Monday, July 6, 2009

Statue of Limitations

"You know, Constantine, a 10-part PBS series on the Origins of Rap would be a great idea!"

When I woke up Saturday morning in Bushwick, I didn't think I would be sharing a ferry with Award-winning Documentary Filmmaker and public television heartthrob icon Ken Burns, some dude from American Idol, right, and a 36-piece marine corps band, but there I was, entangled in another small adventure.

Tourists... tourists... tourists...
This time, I was heading to Liberty Island for the reopening of the Statue of Liberty crown. It's been a long fight, nearly 8 years, that the crown has been closed for public access, and I tracked its final stages for The Capitol. Visiting the Statue of Liberty is an awe inspiring experience on a normal day, but visiting the Statue on Independence Day, with Mayor Michael Bloomberg, Interior Secretary Ken Salazar, Governors David Paterson and Jon Corzine, the French ambassador, man-of-the-hour Congressman Anthony Weiner, and a national press corps in tow is something altogether different. Of course, I arrived late and had to take the 8:30 AM ferry with... ugh... the public. Why couldn't I have hitched a ride with the French ambassador Pierre Vimont and his schooner?

Fortunately, I arrived just in time for the ribbon cutting, jumping in front of a group of thirty tourists who had been selected for the very first trip up to the crown. You could tell who they were because they were wearing sea-foam crown hats that looked like something that gets handed out at a New York Liberty game. I nudged my way through a crowd of photographers to stand next to a sharply dressed french gentleman who I mistook for the ambassador. He was the French Counsulate General and his name was Guy. Of course it was. I asked him whether France would be interested in repurchasing the Statue since our country's Treasury Department is in a bit of a bind these days. He said, "non!" it was a gift! Maybe the feds can look into writing it off on next year's 1040.

Guy said that the ambassador was heading back to Washington for another celebration later that afternoon and they just took the schooner out from Brooklyn to Liberty Island. The vessel is part of a race and has been participating in several legs of the challenge which will pass through Bermuda and Ireland, but was off today. Somehow, I don't think it's the same boat that Doug Biviano used to sail around the world. Minutes before the ribbon cutting, Governor David Paterson slipped by my right side and walked up to join the dignitaries. Jeez, anything to get out of Albany. "Poor guy," said Guy.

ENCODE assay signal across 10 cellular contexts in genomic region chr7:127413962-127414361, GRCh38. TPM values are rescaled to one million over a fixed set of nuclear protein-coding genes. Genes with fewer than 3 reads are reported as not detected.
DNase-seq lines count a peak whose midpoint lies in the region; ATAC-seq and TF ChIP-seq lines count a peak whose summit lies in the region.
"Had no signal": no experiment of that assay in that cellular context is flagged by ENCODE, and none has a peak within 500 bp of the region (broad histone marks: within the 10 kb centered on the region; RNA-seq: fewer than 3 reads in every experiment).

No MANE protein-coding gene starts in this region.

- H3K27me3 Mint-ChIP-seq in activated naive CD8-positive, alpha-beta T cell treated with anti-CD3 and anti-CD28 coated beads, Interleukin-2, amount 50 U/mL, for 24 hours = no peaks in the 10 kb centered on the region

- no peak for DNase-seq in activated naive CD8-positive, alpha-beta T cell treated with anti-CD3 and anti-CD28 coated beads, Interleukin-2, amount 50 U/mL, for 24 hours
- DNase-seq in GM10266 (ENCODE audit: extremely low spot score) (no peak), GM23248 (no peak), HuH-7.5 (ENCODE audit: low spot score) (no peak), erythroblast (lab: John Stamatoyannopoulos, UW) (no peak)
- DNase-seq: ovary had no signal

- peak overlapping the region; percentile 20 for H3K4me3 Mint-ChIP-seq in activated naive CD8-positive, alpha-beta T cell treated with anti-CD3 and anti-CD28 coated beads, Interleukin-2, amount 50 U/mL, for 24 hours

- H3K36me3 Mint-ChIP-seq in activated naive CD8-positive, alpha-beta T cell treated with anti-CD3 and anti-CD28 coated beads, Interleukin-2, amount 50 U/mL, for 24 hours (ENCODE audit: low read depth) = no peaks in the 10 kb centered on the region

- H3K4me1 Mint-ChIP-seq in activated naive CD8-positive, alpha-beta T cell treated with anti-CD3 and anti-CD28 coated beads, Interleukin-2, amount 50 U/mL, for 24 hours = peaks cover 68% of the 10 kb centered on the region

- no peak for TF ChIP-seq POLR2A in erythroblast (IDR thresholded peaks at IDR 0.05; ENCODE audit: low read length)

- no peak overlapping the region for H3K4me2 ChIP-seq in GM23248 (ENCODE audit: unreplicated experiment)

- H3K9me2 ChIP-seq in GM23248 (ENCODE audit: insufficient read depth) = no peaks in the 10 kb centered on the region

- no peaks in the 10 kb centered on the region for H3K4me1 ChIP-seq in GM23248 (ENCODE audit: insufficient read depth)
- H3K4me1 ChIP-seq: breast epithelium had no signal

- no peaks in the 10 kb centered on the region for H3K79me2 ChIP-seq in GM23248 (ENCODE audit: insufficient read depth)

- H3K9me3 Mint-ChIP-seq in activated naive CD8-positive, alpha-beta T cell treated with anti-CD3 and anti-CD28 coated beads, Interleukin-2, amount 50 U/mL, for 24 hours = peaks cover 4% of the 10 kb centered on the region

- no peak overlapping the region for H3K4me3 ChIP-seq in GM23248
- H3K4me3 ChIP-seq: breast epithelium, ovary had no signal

"What do you think? Six-part doc series. Weiner: The Man. The Myth. The Mensch!"
"I don't know, Anthony..."
"We could go docu-style drama. Bob Saget confirmed his availability!"
The ribbon cutting ended and we moved outside for an official welcoming ceremony hosted by Ken Burns. Yes, that Ken Burns. Everyone gets to talk but the electeds are surprisingly brief.
The best lines of the morning come from the rival Governors when Paterson says "I'm pleased to visit (Governor Corzine) in New Jersey but I do believe we're on New York's land. Governor we don't need any more statutory problems," and Corzine responded, "Don't fall off the boat on your way back because you're in New Jersey waters." A small child pointed toward Gov. Paterson and I bet he was thinking, "Look! It's the man from SNL!"

A marine corps band from Albany was on the scene too, playing a number of songs I recognized from high school, but significantly better than how we sounded. Perhaps it was because the horn section was sober. They were also sweating heavily. Big ups to Sergeant Audrey Tolson, a rifleman who handles the M-16 A-2 service rifle, but she didn't have one on her today because National Parks Security wouldn't have let her in. I asked Sgt. Audrey whether they had a particular song they played whenever the State Senate undergoes a coup. Puzzled looks.
"Oh, we're out of Albany, Georgia," said Sgt. Audrey. I'm an idiot.

Walking back to the ferry with Congressman Weiner, I felt a bit nostalgic.
"When was the last time you were here?" Weiner asked.
"Fifteen years ago," I said. "I went with my dad."
"You must have been 8 or 9 then," Weiner said.
I was. I remember climbing two winding staircases, leading to a small, cramped metal staircase to get to the Statue's head. It was tiny, not quite the size of my Brooklyn studio, but pretty damn close. I think everyone on the boats, ferries, schooners felt a little nostalgic that morning. Either that or it was hunger pains. Weiner didn't even get to try a slice of birthday cake baked just for the occasion of our nation's birth. His staffers didn't either. They were up at 4:30 in the morning on Saturday for this event, and Weiner's not even running for mayor anymore. So, for Angie and the rest, I'm dedicating a tune and sending it out through the blogosphere, just for you.

Just as I stepped off the ferry, thinking my day of surprise encounters was over, I turn around and find myself staring face-to-face with a man in a baseball cap.
"Hi! How are you!" said Parks Commissioner Adrian Benepe.
Wow! Always fun to see the Parks Commish, even if we were on federal property. I asked him why the fireworks were on the Hudson River instead of the East River this year.
"It's the 400th anniversary of the Hudson. That's why they moved it and we hope they move it back to the East River," said Benepe.
Well put. Happy Fourth of July weekend everyone!
My camera ran out of battery power at this point, so we'll go with this file photo of Commissioner Benepe, left.